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Initial Value w/ Vector-Valued Function

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opus

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Problem Statement
Solve the initial value problem for the vector function ##\vec r(t)##.
Relevant Equations
##\frac{d^2\vec r}{dt^2} = -\cos(t)\hat i - 12\sin(2t)\hat j - 9.8\hat k## ;
##\vec r(0) = 10\hat j + 150\hat k##
##\vec r'(0) = \hat i + 6\hat j##
From ##\vec r''(t)## we integrate to get
$$\vec r'(t) = \left(-\sin(t)+C_1\right)\hat i + \left(6\cos(2t)+C_2\right)\hat j - \left(9.8t+C_3\right)\hat k$$

Solving for the C constants using ##\vec r'(0) = 1\hat i + 6\hat j + 0\hat k##,
##\vec r'(0) = <C_1, C_2, C_3>##
##=<1, 6, 0>##

So we now have $$\vec r'(t) = \left(-\sin(t)+1\right)\hat i + \left(6\cos(2t)+6\right)\hat j - \left(9.8t\right)\hat k$$

Using the same process one more time,

##\vec r(t) = \left(\cos(t) + t + C_4\right)\hat i + \left(3\sin(2t) + 6t + C_5\right)\hat j - \left(4.9t^2 +C_6\right)\hat k##

Solving for the constants like before, and using the initial values given,
##\vec r(0) = < C_4, C_5, C_6 >##
##= <0, 10, 150>##

And we can now state the position vector as:
$$\vec r(t) = \left(\cos(t)+t\right)\hat i + \left(3sin(2t)+6t+10\right)\hat j + \left(-4.9t^2+150\right)\hat k$$

Would someone mind pointing me to where I have made a mistake? This doesn't match the given solution key which is:
##\vec r(t) = \left(\cos(t) + t-1\right)\hat i + \left(3\sin(2t)+10\right)\hat j + \left(150-4.9t^2\right)\hat k##
 

LCKurtz

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From ##\vec r''(t)## we integrate to get
$$\vec r'(t) = \left(-\sin(t)+C_1\right)\hat i + \left(6\cos(2t)+C_2\right)\hat j - \left(9.8t+C_3\right)\hat k$$

Solving for the C constants using ##\vec r'(0) = 1\hat i + 6\hat j + 0\hat k##,
##\vec r'(0) = <C_1, C_2, C_3>##
##=<1, 6, 0>##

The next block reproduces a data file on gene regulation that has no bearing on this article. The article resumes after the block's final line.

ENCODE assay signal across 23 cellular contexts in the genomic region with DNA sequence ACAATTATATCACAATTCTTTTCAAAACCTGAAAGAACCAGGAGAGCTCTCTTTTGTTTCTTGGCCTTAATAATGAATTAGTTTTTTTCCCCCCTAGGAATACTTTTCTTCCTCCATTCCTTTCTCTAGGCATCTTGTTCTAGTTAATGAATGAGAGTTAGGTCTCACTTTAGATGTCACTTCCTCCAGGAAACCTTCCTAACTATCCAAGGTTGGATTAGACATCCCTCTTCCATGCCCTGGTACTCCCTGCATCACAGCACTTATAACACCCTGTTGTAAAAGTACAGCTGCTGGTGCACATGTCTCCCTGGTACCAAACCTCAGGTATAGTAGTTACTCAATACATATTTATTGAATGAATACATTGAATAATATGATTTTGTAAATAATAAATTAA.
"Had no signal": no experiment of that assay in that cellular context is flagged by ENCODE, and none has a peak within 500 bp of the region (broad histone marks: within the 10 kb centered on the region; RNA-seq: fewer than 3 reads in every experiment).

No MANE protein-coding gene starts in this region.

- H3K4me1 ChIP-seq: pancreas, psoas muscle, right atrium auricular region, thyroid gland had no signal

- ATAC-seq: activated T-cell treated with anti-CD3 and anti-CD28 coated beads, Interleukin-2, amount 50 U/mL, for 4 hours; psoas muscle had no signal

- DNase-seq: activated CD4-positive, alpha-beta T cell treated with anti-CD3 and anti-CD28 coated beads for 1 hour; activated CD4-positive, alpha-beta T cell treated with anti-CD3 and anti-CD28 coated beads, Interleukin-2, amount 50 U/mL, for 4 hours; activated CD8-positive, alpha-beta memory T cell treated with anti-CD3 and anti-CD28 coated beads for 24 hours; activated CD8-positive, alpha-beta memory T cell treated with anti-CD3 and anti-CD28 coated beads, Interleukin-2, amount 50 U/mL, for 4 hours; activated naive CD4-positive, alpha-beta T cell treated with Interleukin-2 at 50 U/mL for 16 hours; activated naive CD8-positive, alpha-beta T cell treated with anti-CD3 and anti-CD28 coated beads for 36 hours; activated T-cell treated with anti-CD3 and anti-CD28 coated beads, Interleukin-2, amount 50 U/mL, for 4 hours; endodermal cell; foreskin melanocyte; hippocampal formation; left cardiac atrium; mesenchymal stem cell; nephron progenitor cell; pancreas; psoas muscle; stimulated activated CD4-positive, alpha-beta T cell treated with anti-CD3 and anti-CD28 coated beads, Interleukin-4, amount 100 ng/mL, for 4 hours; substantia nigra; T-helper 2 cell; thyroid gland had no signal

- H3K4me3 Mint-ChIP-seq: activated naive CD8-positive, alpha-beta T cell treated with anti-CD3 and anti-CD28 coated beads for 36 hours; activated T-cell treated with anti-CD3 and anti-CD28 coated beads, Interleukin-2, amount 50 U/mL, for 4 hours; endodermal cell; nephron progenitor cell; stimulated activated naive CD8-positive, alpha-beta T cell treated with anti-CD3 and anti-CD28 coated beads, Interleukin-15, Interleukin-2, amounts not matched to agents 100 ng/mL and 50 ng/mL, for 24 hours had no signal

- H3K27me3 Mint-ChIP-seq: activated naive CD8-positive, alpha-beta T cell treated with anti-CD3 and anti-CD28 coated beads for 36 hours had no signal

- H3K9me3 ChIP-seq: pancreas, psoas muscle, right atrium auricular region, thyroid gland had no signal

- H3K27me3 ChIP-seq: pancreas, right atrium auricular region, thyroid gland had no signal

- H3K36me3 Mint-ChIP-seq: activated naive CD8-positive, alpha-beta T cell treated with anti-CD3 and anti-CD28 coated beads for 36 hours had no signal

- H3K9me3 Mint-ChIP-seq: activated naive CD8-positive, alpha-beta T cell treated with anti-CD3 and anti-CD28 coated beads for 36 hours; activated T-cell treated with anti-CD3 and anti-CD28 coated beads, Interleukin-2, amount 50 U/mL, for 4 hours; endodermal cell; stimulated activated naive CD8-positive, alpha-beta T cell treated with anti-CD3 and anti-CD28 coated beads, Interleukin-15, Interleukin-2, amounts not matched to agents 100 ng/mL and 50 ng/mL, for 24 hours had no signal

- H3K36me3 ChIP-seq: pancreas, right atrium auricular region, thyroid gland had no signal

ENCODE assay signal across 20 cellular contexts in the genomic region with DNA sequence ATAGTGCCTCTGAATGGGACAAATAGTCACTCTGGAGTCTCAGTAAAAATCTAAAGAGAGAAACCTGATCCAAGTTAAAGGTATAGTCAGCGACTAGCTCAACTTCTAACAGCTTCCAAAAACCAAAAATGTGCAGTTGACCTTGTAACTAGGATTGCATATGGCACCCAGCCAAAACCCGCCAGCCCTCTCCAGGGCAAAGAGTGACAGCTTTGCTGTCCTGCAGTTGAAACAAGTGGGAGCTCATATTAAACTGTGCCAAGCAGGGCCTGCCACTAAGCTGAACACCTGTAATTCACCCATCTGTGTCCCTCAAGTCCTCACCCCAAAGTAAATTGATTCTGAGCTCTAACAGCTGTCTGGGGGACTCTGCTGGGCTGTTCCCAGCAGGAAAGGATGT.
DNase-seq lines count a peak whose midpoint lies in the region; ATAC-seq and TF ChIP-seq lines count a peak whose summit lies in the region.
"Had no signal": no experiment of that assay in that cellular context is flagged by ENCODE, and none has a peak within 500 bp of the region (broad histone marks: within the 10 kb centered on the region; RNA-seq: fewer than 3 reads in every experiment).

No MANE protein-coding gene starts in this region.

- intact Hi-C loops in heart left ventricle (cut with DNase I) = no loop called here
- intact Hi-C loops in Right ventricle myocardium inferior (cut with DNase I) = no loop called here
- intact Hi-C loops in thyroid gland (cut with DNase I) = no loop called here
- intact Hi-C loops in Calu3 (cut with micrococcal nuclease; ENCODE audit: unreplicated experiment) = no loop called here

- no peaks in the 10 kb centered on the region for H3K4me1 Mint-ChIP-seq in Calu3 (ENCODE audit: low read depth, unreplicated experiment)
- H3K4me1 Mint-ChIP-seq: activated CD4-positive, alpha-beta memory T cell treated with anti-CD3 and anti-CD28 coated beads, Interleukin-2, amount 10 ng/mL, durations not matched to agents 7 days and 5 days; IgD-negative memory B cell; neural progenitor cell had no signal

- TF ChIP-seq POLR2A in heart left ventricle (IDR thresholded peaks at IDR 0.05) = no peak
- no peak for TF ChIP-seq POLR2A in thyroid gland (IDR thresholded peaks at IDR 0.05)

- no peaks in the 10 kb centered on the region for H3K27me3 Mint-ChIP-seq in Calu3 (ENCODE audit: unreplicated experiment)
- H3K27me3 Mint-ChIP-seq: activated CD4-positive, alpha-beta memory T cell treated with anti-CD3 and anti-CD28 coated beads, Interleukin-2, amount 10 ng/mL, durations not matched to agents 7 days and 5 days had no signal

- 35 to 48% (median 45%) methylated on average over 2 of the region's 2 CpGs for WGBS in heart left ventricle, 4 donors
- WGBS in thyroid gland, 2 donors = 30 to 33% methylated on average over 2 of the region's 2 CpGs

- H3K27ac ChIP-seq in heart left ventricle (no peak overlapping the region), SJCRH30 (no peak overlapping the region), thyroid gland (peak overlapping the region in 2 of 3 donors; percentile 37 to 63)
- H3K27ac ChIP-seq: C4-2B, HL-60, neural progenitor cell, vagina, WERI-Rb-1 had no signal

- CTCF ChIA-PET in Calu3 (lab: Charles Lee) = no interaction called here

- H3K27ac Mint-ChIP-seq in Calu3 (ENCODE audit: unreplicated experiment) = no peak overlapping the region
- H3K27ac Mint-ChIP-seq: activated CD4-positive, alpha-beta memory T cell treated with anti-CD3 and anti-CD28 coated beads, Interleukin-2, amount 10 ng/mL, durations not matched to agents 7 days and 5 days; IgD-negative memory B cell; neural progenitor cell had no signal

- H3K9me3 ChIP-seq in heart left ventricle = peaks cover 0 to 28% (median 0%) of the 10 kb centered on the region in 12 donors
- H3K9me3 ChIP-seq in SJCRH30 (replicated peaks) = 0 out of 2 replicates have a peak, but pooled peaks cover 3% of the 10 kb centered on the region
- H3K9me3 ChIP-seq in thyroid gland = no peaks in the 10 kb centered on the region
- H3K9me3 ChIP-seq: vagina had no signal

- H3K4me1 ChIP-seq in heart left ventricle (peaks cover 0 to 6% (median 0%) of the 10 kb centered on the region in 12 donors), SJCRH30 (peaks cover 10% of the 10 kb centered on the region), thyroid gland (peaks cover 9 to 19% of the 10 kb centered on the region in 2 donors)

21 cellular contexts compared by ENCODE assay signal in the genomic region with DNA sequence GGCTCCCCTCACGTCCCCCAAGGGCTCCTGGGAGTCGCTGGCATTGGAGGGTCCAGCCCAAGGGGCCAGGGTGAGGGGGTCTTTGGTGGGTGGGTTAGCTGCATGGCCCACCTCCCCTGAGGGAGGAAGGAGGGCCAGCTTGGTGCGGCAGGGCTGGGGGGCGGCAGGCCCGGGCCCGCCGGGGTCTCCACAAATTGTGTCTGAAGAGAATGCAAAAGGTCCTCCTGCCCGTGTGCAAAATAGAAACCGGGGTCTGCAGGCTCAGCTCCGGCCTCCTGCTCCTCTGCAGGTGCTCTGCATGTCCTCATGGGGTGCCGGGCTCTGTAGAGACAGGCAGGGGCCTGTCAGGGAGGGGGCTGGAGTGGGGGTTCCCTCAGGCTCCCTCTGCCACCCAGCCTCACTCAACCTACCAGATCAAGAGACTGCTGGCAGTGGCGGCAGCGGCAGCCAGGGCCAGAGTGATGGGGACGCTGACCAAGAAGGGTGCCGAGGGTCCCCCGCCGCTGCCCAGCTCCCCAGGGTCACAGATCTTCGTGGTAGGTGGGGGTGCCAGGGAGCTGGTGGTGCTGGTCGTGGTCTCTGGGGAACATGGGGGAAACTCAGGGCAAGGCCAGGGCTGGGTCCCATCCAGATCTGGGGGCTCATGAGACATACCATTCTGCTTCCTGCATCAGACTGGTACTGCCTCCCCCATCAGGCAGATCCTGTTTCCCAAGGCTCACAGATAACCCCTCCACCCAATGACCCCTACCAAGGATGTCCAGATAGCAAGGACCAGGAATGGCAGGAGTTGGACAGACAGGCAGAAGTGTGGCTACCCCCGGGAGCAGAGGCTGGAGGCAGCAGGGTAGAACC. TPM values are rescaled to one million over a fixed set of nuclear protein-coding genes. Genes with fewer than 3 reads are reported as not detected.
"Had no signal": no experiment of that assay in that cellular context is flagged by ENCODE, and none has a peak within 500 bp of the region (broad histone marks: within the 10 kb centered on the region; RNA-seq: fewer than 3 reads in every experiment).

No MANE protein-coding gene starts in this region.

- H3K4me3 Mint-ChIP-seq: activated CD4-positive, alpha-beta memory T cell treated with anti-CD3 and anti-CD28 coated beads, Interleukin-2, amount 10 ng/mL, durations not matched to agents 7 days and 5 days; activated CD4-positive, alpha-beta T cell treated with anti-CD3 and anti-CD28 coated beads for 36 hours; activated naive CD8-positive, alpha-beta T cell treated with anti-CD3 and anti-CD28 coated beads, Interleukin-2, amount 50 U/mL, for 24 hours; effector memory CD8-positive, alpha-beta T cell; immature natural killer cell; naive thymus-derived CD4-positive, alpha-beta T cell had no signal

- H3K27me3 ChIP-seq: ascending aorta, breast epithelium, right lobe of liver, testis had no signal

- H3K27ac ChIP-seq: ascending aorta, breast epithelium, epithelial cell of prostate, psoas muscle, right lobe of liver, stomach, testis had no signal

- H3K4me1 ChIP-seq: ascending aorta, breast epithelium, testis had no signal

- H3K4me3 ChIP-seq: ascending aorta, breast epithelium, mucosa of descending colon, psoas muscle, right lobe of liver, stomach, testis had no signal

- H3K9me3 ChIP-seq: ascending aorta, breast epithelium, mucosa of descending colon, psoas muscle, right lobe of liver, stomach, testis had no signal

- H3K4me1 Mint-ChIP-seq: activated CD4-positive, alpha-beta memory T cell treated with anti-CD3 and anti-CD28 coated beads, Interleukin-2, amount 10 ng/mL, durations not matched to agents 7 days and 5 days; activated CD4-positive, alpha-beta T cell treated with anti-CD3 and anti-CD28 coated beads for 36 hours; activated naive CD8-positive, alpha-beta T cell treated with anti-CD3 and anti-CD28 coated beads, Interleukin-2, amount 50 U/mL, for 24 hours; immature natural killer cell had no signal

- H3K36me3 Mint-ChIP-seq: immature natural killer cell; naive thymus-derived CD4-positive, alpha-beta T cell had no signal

So we now have $$\vec r'(t) = \left(-\sin(t)+1\right)\hat i + \left(6\cos(2t)+6\right)\hat j - \left(9.8t\right)\hat k$$
##C_2## should be ##0##. I didn't check further.
 

opus

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Thank you for the reply. What's the reasoning?
We have ##\vec r'(0) = 1\hat i + 6\hat j + 0\hat k##
So wouldn't it follow that ##\vec r'(0) = <C_1, C_2, C_3> = <1, 6, 0>## and therefore C2 would be 6?
 

LCKurtz

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Thank you for the reply. What's the reasoning?
We have ##\vec r'(0) = 1\hat i + 6\hat j + 0\hat k##
So wouldn't it follow that ##\vec r'(0) = <C_1, C_2, C_3> = <1, 6, 0>## and therefore C2 would be 6?
Put ##t=0## in your ##\vec r'(t)## and see what you get.
 

opus

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I get ##\vec r'(0) = 1\hat i + 12\hat j + 0\hat k## which does not match the given initial conditions. I wonder if my integration was wrong?
 

LCKurtz

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It is because your value for ##C_2## should be zero as I originally told you. Your solution is$$
\vec r'(t) = \langle -\sin t, 6\cos(2t), -9.8t \rangle + \langle C_1,C_2, C_3 \rangle $$so when you put ##t=0## your initial condition becomes$$
\vec r'(0) = \langle 0, 6, 0 \rangle + \langle C_1,C_2, C_3 \rangle = \langle 1,6,0\rangle $$giving ##C_1=1,~C_2=0,~C_3=0##.
 

opus

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Oh ok I see what you mean. Sorry I was a little confused there. From the book and class I don't yet really grasp what's going on with the initial conditions with these, but they way you wrote it there by adding the constant vector separately makes more sense.
Thanks!
 

opus

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Side question: Is there a "mark solved" button in this new PF layout? Can't seem to find it.
 

opus

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Ok just wanted to make sure. Thanks all!
 

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